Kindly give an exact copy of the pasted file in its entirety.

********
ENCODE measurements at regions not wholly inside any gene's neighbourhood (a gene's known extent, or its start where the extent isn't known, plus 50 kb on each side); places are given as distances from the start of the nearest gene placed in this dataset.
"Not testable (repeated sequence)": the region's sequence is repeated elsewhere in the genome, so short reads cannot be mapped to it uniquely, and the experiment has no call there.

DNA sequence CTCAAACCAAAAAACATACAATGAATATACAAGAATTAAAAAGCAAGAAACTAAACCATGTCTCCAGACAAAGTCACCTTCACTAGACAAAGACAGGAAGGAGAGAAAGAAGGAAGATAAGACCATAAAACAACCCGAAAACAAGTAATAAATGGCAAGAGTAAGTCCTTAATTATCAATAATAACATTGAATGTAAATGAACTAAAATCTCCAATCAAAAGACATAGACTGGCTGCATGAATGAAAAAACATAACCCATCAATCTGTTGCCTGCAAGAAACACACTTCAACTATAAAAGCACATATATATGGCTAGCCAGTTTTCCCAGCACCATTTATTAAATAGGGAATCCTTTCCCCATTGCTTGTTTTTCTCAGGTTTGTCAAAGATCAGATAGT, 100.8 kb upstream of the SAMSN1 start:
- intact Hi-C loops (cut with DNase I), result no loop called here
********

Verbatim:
ENCODE measurements at regions not wholly inside any gene's neighbourhood (a gene's known extent, or its start where the extent isn't known, plus 50 kb on each side); places are given as distances from the start of the nearest gene placed in this dataset.
"Not testable (repeated sequence)": the region's sequence is repeated elsewhere in the genome, so short reads cannot be mapped to it uniquely, and the experiment has no call there.

DNA sequence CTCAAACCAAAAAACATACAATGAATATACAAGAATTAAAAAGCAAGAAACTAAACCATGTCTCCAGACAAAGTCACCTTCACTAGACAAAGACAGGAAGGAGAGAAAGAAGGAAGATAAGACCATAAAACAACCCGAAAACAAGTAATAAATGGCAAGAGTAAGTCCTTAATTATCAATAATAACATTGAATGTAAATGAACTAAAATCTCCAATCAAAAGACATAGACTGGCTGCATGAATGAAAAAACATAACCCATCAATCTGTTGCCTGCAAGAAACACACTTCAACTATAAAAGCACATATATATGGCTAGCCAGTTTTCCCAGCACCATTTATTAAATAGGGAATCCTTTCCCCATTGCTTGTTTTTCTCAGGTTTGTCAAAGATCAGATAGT, 100.8 kb upstream of the SAMSN1 start:
- intact Hi-C loops (cut with DNase I), result no loop called here